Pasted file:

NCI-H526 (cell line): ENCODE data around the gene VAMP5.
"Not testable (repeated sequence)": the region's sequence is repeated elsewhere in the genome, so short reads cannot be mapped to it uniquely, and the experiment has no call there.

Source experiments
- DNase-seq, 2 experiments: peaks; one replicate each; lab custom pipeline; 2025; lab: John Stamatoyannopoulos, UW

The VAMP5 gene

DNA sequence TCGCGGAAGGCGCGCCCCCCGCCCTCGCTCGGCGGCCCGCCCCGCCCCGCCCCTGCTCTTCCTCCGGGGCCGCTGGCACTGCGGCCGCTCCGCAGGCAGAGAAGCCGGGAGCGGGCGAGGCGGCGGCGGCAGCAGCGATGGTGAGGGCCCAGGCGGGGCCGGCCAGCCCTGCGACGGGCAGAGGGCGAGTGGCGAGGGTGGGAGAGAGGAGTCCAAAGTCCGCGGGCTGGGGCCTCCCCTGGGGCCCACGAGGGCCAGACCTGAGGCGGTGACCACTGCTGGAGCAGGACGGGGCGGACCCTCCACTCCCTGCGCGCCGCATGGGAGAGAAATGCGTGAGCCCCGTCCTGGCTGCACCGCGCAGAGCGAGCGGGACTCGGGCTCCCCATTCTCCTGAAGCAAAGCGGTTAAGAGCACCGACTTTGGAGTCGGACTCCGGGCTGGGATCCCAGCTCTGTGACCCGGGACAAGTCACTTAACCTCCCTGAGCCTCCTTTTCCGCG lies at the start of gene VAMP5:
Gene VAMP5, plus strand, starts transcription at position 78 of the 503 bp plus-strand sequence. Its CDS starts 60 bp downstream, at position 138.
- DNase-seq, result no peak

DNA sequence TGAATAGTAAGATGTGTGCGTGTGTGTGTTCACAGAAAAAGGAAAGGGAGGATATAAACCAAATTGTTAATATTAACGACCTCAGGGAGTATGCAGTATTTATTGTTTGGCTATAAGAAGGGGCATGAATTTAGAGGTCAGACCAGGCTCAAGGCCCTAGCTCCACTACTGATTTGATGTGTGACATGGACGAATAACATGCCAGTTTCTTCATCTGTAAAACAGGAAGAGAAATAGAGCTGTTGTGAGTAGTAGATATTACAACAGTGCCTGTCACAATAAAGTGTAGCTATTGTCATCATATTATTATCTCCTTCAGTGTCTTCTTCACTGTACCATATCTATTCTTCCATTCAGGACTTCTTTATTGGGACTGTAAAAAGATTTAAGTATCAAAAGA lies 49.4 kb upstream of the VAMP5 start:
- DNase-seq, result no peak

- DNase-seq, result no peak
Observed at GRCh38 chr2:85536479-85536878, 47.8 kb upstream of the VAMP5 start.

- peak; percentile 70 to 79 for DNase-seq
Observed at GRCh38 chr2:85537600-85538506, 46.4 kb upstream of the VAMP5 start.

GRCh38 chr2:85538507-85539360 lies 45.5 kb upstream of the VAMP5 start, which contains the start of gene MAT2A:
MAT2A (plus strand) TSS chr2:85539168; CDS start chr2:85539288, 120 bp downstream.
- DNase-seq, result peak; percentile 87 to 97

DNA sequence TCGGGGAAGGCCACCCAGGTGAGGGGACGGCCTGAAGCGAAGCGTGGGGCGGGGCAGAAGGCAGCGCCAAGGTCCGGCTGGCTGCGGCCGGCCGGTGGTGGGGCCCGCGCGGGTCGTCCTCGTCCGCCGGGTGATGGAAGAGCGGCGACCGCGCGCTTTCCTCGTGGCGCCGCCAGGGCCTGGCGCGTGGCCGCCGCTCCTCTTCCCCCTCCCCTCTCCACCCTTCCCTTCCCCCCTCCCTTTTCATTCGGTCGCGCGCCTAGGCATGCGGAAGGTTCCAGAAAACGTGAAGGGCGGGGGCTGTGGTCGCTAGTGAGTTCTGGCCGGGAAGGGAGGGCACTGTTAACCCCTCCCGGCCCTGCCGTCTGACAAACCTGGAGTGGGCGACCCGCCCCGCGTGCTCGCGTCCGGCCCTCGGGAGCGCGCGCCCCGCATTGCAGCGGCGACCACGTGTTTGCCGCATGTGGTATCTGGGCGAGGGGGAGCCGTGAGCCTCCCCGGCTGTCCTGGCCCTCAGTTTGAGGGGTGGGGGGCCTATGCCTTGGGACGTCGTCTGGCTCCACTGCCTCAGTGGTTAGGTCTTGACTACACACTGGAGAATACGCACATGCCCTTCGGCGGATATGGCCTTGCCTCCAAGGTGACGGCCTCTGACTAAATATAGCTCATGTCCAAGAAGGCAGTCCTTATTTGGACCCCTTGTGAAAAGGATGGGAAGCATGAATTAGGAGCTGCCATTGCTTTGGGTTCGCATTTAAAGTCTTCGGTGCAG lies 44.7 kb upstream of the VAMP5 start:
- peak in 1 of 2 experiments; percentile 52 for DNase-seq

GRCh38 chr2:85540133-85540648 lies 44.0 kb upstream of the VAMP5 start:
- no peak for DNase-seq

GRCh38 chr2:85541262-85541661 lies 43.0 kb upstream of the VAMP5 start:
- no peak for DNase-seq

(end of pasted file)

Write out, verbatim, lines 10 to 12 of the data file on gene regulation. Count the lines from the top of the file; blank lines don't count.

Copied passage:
- DNase-seq, result no peak

- DNase-seq, result no peak
Observed at GRCh38 chr2:85536479-85536878, 47.8 kb upstream of the VAMP5 start.